Full Body Training For Muscle Mass

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    Full Body Training For Muscle Mass

    Full Body Training For Muscle Mass

    The notion that you can’t build muscle with full-body workouts is a myth. You absolutely can with the “Full-Split” training system.

    When it comes to selecting a training split that will help you build muscle, you may think your options are limited to some variation of a three- to seven-day split where no more than two or three body parts are trained per workout and muscle groups are worked no more than twice a week.

    By this logic, full-body training (where all major muscle groups are hit in all workouts) would be completely out of the question, reserved only for beginners, CrossFitters, and boot camp classes. Right? I say wrong.

    I’ve been prescribing full-body workouts for JimStoppani.com members as well as my social media followers for years now, and not only because this style of training is best for fat loss. Full-body training can also be highly effective for building muscle, even when all body parts are trained five or more days in a row (as they are in nearly all of my recent programs).

    Don’t believe me? My physique and those of thousands of my followers are living proof that you can get leaner and bigger with full-body workouts. This may fly in the face of bodybuilding wisdom, but when done correctly and systematically—namely, with my new “Full-Split” training system—full-body training can be a great method for anyone looking to add size.

    The Problem with Full-Body Training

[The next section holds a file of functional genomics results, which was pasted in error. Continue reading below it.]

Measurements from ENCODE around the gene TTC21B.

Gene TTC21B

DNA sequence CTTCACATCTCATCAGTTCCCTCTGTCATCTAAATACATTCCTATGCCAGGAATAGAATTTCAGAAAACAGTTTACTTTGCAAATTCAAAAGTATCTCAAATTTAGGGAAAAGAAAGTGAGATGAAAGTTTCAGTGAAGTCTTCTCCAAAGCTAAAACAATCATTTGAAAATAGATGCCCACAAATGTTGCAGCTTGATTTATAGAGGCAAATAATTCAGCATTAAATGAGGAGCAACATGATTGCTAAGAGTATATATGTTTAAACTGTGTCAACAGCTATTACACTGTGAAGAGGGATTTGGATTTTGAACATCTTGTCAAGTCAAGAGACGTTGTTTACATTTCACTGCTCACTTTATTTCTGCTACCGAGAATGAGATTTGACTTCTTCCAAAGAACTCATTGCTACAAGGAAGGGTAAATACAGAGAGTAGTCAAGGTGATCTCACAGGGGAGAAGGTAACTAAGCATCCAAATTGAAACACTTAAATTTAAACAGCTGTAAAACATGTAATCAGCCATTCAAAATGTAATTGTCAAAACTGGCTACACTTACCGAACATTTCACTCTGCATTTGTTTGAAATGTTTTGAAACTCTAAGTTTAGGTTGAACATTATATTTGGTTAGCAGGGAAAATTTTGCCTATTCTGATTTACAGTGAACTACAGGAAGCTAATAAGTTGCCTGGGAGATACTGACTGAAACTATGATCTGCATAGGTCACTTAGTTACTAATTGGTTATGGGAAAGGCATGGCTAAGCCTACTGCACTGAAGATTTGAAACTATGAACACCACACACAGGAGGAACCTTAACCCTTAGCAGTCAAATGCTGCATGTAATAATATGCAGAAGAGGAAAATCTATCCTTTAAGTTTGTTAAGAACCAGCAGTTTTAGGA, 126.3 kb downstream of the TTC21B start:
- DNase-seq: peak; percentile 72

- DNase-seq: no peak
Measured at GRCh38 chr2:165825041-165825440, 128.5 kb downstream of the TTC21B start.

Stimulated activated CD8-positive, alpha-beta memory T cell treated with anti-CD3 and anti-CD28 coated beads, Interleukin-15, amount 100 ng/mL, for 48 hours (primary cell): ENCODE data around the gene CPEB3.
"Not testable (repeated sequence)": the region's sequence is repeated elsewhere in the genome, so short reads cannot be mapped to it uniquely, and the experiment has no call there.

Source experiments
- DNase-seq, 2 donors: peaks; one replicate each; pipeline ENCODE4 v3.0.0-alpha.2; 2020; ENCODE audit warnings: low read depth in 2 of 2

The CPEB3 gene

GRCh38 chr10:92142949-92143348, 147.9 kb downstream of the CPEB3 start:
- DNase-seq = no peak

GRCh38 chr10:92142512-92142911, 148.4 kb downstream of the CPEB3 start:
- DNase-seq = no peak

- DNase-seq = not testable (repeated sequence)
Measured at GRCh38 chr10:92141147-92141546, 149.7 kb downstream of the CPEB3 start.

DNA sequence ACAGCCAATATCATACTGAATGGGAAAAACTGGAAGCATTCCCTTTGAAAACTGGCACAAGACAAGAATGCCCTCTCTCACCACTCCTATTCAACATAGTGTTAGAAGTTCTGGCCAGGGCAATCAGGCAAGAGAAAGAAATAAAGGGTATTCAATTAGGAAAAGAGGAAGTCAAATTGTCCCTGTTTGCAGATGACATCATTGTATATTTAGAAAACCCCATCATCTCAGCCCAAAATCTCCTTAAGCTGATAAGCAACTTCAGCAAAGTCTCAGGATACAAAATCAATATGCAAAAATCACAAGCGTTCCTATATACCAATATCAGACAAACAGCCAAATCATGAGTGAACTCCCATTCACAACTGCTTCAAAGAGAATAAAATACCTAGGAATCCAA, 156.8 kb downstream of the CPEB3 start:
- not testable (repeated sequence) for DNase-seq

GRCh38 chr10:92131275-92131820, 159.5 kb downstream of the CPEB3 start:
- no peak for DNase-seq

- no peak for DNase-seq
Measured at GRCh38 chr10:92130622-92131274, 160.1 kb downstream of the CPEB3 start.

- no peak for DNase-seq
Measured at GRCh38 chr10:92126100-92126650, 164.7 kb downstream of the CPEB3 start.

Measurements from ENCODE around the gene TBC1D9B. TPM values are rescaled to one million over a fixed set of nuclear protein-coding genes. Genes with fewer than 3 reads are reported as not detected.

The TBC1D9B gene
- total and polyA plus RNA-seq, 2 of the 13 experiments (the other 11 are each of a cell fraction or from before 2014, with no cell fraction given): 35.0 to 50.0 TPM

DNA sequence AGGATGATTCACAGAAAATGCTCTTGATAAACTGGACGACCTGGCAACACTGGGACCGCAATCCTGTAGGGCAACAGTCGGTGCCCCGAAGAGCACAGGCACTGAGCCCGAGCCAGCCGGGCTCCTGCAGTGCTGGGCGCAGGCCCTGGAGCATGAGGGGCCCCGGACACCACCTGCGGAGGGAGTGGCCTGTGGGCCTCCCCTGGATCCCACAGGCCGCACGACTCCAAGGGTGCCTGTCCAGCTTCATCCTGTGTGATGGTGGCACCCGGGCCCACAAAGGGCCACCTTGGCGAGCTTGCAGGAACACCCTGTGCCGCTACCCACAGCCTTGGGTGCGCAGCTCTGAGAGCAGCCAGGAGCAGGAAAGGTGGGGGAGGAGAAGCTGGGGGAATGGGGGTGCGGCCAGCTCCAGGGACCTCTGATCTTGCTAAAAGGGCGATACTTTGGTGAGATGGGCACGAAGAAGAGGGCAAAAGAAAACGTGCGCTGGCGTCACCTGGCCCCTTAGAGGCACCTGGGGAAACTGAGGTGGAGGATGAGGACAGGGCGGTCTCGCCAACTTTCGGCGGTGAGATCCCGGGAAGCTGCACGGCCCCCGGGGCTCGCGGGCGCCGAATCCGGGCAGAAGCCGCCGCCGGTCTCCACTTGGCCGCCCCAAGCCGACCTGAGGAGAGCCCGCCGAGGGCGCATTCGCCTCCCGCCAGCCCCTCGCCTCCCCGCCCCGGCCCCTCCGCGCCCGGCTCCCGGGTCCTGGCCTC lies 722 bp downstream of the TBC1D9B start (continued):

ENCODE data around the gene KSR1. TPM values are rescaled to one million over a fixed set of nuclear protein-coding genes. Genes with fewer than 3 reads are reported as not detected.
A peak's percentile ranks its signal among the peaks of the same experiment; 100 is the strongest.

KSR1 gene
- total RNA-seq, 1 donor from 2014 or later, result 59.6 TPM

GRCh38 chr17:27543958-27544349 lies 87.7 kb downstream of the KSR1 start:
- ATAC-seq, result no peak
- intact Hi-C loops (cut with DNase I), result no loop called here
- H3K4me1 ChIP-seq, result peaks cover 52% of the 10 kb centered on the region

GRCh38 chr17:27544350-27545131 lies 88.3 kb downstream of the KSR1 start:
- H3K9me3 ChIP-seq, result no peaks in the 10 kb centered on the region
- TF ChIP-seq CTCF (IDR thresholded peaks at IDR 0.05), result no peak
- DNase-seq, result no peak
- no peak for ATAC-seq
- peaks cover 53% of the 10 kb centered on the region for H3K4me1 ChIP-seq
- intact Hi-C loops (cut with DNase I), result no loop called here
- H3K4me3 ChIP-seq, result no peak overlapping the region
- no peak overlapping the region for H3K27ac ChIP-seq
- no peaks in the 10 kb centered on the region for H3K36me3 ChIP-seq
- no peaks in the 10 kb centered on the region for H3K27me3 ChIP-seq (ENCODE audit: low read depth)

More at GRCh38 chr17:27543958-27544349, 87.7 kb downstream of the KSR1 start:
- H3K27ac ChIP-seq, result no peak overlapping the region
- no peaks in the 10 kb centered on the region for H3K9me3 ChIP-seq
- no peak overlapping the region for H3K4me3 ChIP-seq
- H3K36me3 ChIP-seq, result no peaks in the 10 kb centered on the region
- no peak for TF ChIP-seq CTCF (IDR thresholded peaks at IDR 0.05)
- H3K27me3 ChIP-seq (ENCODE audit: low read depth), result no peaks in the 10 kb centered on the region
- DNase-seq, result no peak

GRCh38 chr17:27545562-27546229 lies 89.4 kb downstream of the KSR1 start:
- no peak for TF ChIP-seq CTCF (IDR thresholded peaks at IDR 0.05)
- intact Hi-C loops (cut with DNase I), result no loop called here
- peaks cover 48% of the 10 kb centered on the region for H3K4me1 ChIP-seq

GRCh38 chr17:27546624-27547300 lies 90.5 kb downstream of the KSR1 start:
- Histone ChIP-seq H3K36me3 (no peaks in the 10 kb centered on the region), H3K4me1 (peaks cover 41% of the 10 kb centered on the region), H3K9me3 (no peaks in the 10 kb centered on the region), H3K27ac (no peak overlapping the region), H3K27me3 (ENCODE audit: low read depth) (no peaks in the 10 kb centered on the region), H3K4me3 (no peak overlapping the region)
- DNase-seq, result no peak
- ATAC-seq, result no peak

Let’s first discuss the downfalls of traditional full-body training as it pertains to building muscle.

    Most full-body workouts consist of doing one exercise per major group anywhere from three to six days per week. There’s nothing inherently wrong with this model, but for the guy looking to truly maximize size gains, there are two issues here: (1) a lack of pump and (2) a lack of fatigue in any particular muscle group. These are two critical aspects of building size.

    The muscle pump isn’t just a temporary thing that looks and feels good when you’re at the gym—it’s actually the muscle cells filling up with water. When you train, waste products build up in the muscle cells as a result of your body burning glucose and fat to fuel muscle contractions. This buildup in waste products draws in water to feed the muscles. Just like a balloon, the more water the muscle cell can hold, the bigger the pump. The pump essentially places a stretch on the muscle cell. This stretch not only makes muscles momentarily bigger but also initiates biochemical pathways that signal the muscle cell to grow.

    As for muscle fatigue, you won’t grow without it, which is why I’m such a big proponent of training to failure on sets; that’s how you maximize fatigue. And while taking, say, 3 sets to failure for a given muscle group can help you build muscle, that probably won’t provide enough fatigue to truly maximize hypertrophy. To do this, you need to bump up the volume (total number of sets per muscle group) not just over the course of the week, but in individual workouts. There’s a reason why bodybuilders train a muscle group with high volume (e.g., 15+ sets) in a workout: because it works for getting bigger.

    The Full-Split System: Beefing Up Full-Body Training
    So, do full-body workouts need to be avoided entirely to maximize size? Absolutely not. I created the Stoppani Full-Split system (SFS for short) to deliver the best of both worlds: full-body workouts for optimal fat loss combined with body part-split training to maximize hypertrophy (muscle growth).

    With the Full-Split system, all major muscle groups are trained in every workout, usually five or six days per week, but each workout has two or three “focus” muscle groups. The focus muscle groups get anywhere from two to five exercises each (two exercises for smaller muscle groups such as traps and forearms, four or five exercises for larger body parts such as chest, back, and legs), and all other muscle groups in the workout get just one exercise.